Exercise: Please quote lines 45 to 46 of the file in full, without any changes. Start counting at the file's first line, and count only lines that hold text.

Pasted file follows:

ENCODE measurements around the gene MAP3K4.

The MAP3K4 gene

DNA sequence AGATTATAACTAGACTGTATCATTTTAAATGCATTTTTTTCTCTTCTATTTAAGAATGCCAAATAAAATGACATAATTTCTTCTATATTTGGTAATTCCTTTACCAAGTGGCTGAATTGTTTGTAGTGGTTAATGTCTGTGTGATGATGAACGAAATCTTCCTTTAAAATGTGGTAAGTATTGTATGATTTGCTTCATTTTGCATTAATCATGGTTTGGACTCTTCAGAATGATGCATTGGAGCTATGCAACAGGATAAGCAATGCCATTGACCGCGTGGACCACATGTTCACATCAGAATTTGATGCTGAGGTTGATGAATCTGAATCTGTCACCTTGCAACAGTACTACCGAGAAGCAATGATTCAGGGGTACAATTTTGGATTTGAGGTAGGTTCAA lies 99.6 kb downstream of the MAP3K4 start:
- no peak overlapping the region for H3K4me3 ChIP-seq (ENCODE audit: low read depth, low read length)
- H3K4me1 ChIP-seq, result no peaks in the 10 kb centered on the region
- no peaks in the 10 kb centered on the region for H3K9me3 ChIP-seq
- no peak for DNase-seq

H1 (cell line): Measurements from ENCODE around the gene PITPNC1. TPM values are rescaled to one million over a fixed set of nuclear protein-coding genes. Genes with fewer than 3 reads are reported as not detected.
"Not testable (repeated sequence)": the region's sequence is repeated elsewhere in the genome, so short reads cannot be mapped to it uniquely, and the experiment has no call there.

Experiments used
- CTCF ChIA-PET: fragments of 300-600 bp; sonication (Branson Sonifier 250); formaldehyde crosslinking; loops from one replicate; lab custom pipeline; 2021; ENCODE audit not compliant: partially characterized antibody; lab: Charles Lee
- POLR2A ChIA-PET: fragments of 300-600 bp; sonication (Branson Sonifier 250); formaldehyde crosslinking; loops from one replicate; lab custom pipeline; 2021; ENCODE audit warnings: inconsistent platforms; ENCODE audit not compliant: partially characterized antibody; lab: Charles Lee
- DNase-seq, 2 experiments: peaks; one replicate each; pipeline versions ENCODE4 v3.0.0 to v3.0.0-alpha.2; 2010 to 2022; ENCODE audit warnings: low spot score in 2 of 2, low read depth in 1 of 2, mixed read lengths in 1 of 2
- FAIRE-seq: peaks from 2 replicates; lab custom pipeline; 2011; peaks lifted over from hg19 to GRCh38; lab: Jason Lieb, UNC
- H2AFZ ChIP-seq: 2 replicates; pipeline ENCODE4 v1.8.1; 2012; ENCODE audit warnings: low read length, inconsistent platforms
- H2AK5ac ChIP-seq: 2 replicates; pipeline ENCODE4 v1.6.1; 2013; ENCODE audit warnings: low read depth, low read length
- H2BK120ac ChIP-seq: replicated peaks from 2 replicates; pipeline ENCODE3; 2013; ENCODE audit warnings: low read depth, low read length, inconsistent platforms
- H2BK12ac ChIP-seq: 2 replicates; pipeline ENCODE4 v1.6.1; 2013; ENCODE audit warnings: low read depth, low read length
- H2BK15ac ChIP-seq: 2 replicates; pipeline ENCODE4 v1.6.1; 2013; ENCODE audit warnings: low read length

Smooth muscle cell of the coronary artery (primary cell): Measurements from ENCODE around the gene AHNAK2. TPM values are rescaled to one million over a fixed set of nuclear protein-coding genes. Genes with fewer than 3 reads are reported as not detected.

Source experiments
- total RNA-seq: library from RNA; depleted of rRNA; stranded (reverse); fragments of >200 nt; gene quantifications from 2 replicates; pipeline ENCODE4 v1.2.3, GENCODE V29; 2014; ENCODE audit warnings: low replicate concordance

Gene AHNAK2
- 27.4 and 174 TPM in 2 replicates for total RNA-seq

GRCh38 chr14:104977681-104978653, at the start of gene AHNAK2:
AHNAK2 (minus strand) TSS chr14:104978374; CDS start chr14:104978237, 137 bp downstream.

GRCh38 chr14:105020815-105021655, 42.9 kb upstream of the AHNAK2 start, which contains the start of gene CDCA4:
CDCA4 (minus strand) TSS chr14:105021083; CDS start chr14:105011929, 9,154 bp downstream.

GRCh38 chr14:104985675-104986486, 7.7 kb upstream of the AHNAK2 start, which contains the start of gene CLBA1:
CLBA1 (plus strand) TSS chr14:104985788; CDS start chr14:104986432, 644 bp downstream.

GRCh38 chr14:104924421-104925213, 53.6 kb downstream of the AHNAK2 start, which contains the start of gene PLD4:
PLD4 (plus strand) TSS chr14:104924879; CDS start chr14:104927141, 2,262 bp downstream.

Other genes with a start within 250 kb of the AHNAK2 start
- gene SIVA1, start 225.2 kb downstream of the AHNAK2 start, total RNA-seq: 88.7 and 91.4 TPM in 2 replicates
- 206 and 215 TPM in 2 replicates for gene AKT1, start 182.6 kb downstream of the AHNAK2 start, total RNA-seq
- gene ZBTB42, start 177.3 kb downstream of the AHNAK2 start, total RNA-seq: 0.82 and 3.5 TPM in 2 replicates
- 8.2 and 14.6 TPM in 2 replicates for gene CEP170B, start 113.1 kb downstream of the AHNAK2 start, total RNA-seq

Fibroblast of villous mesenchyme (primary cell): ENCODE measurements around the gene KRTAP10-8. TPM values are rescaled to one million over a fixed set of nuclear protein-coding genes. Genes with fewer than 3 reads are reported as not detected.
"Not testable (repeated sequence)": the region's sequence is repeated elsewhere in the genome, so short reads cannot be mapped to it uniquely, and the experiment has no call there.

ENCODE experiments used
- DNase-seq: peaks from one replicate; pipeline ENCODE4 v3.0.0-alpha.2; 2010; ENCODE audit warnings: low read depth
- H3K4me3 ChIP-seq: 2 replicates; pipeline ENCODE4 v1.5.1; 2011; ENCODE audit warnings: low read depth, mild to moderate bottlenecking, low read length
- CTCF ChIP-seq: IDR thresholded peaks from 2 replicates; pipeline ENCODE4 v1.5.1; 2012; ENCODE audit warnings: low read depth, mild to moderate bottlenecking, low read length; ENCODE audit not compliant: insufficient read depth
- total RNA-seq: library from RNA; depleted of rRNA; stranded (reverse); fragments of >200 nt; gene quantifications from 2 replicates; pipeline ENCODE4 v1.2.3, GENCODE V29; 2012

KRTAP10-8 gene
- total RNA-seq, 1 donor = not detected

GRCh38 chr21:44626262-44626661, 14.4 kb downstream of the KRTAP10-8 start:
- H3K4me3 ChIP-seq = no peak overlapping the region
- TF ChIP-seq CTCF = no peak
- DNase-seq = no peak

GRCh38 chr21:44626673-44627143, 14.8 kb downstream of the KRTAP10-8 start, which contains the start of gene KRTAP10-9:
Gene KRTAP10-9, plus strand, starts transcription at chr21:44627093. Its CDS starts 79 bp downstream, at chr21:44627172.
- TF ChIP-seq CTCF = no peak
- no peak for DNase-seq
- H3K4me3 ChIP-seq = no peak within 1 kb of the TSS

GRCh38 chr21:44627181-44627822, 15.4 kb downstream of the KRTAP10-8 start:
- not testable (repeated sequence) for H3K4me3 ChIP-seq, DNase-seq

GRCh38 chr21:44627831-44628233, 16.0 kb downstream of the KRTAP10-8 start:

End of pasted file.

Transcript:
KRTAP10-8 gene
- total RNA-seq, 1 donor = not detected